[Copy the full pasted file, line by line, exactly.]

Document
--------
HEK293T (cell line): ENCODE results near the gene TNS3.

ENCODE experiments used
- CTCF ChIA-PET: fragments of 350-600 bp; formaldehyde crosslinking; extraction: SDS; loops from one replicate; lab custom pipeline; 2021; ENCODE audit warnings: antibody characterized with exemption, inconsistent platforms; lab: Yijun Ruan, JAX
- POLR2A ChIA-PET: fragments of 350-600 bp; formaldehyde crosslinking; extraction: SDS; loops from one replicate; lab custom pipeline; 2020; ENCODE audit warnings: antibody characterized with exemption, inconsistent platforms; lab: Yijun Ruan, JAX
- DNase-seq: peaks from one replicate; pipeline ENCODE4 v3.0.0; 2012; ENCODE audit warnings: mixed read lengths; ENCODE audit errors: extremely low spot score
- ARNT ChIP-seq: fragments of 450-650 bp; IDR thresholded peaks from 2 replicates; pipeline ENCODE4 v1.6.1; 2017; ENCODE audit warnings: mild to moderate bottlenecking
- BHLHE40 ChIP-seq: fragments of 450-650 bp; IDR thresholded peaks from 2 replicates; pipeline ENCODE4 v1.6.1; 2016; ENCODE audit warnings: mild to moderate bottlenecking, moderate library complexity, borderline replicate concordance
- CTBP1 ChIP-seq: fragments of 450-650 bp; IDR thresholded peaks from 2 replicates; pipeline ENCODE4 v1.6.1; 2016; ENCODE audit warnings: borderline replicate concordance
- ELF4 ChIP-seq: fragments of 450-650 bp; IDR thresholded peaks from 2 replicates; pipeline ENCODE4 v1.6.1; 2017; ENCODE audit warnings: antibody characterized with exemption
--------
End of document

HEK293T (cell line): ENCODE results near the gene TNS3.

ENCODE experiments used
- CTCF ChIA-PET: fragments of 350-600 bp; formaldehyde crosslinking; extraction: SDS; loops from one replicate; lab custom pipeline; 2021; ENCODE audit warnings: antibody characterized with exemption, inconsistent platforms; lab: Yijun Ruan, JAX
- POLR2A ChIA-PET: fragments of 350-600 bp; formaldehyde crosslinking; extraction: SDS; loops from one replicate; lab custom pipeline; 2020; ENCODE audit warnings: antibody characterized with exemption, inconsistent platforms; lab: Yijun Ruan, JAX
- DNase-seq: peaks from one replicate; pipeline ENCODE4 v3.0.0; 2012; ENCODE audit warnings: mixed read lengths; ENCODE audit errors: extremely low spot score
- ARNT ChIP-seq: fragments of 450-650 bp; IDR thresholded peaks from 2 replicates; pipeline ENCODE4 v1.6.1; 2017; ENCODE audit warnings: mild to moderate bottlenecking
- BHLHE40 ChIP-seq: fragments of 450-650 bp; IDR thresholded peaks from 2 replicates; pipeline ENCODE4 v1.6.1; 2016; ENCODE audit warnings: mild to moderate bottlenecking, moderate library complexity, borderline replicate concordance
- CTBP1 ChIP-seq: fragments of 450-650 bp; IDR thresholded peaks from 2 replicates; pipeline ENCODE4 v1.6.1; 2016; ENCODE audit warnings: borderline replicate concordance
- ELF4 ChIP-seq: fragments of 450-650 bp; IDR thresholded peaks from 2 replicates; pipeline ENCODE4 v1.6.1; 2017; ENCODE audit warnings: antibody characterized with exemption